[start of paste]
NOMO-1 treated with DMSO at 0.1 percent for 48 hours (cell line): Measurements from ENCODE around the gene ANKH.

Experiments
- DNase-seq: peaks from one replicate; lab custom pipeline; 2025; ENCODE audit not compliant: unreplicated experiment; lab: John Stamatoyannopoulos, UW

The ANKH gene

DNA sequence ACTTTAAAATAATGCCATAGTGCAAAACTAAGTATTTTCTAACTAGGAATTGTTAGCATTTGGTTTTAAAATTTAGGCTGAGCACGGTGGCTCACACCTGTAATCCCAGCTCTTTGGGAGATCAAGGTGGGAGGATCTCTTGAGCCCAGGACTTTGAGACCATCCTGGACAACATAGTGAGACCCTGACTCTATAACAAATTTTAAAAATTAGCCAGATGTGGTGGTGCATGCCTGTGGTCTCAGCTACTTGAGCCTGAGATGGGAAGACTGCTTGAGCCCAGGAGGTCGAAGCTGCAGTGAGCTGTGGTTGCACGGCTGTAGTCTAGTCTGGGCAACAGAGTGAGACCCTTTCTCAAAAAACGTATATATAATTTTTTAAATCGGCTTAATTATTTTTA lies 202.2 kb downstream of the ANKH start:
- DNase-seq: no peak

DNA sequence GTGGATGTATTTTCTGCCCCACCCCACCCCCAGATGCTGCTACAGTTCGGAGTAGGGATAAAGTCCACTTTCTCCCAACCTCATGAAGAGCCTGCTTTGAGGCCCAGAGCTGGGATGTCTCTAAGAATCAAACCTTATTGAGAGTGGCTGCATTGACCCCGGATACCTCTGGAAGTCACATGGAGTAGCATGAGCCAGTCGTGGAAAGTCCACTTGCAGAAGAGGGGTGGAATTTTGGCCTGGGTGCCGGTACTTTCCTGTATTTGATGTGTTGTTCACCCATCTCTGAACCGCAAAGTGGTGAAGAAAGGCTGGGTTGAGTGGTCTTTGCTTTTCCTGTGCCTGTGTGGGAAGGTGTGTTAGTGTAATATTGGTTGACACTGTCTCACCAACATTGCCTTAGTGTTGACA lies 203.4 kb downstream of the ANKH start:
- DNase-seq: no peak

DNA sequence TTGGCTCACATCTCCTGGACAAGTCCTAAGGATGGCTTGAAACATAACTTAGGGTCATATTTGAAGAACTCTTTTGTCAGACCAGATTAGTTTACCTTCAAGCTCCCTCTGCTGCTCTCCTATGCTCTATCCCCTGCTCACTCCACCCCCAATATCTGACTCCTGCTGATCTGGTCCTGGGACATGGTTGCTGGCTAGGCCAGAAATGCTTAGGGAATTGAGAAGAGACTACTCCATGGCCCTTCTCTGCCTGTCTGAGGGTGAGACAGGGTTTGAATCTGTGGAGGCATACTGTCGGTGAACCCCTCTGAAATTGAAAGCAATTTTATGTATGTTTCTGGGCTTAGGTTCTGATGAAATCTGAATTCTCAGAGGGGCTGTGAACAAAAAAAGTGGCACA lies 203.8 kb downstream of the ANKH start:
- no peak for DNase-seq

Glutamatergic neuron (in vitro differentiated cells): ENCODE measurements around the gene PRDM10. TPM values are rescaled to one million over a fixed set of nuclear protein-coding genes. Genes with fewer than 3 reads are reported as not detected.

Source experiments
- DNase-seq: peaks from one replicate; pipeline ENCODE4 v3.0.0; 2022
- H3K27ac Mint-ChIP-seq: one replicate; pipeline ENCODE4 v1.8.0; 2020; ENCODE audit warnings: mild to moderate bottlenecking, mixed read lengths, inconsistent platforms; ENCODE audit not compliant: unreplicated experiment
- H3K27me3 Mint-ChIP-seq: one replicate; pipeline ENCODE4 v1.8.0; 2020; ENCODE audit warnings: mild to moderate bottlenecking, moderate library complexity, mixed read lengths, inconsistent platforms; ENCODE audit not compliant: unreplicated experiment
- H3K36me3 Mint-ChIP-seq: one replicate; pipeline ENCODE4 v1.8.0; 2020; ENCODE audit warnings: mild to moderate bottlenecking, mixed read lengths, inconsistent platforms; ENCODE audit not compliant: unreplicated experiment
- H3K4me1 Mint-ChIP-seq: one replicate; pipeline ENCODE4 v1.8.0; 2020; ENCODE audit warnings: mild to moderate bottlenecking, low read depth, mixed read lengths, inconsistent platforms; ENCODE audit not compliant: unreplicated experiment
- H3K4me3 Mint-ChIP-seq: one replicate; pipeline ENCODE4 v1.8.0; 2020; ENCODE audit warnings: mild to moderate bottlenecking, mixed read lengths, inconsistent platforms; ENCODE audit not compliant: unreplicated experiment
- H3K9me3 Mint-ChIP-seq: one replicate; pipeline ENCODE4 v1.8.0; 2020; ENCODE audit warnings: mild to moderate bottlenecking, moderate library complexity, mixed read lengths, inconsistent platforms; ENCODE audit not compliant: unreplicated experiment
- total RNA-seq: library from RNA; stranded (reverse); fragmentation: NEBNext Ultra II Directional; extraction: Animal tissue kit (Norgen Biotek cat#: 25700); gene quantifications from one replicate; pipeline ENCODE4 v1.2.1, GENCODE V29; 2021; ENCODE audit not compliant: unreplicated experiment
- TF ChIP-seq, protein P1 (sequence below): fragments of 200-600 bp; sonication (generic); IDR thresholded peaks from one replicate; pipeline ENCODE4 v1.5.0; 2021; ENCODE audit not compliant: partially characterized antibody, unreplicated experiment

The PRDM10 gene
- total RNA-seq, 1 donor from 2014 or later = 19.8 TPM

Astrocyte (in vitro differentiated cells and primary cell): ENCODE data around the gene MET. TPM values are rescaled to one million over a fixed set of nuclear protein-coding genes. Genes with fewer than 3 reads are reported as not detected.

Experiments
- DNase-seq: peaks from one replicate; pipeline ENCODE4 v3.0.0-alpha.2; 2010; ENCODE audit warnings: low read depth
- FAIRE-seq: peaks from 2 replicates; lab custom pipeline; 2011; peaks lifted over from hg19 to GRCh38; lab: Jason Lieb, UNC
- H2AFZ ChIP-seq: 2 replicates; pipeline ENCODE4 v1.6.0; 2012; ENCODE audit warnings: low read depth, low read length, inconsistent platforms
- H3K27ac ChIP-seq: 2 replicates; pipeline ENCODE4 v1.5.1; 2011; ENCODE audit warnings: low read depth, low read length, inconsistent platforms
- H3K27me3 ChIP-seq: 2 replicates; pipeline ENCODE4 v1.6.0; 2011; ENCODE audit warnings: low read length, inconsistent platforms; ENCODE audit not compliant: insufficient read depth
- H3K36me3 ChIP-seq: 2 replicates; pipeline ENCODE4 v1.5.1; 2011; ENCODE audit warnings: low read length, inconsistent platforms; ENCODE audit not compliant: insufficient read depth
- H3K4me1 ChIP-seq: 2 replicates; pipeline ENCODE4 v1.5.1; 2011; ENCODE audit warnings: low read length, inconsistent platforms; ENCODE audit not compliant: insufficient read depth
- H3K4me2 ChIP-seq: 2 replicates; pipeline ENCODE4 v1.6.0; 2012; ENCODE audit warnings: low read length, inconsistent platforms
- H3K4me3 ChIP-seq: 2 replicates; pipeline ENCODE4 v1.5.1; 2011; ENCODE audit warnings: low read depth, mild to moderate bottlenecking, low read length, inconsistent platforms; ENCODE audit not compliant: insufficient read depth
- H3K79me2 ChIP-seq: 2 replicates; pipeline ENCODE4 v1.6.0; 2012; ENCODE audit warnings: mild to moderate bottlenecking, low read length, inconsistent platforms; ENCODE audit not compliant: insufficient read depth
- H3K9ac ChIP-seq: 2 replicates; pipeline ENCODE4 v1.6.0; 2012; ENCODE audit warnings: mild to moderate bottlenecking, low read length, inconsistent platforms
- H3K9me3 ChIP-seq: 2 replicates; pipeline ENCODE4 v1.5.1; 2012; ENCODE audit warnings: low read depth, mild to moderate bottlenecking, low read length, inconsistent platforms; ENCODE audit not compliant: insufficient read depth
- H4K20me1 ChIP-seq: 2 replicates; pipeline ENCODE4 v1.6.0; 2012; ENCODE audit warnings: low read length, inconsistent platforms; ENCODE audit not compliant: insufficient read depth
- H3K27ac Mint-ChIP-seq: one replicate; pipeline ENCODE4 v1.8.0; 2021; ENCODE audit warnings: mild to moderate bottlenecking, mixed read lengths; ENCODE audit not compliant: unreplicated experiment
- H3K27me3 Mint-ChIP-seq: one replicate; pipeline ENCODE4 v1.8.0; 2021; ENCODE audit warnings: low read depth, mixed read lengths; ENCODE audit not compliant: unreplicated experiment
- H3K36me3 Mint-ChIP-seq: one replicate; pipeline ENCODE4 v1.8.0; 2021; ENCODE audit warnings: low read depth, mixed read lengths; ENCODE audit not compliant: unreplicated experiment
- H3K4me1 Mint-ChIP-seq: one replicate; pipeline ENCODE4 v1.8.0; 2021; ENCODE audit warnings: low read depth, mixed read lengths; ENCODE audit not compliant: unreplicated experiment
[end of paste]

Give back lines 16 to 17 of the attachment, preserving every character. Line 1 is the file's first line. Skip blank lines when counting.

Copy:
- H3K36me3 Mint-ChIP-seq: one replicate; pipeline ENCODE4 v1.8.0; 2020; ENCODE audit warnings: mild to moderate bottlenecking, mixed read lengths, inconsistent platforms; ENCODE audit not compliant: unreplicated experiment
- H3K4me1 Mint-ChIP-seq: one replicate; pipeline ENCODE4 v1.8.0; 2020; ENCODE audit warnings: mild to moderate bottlenecking, low read depth, mixed read lengths, inconsistent platforms; ENCODE audit not compliant: unreplicated experiment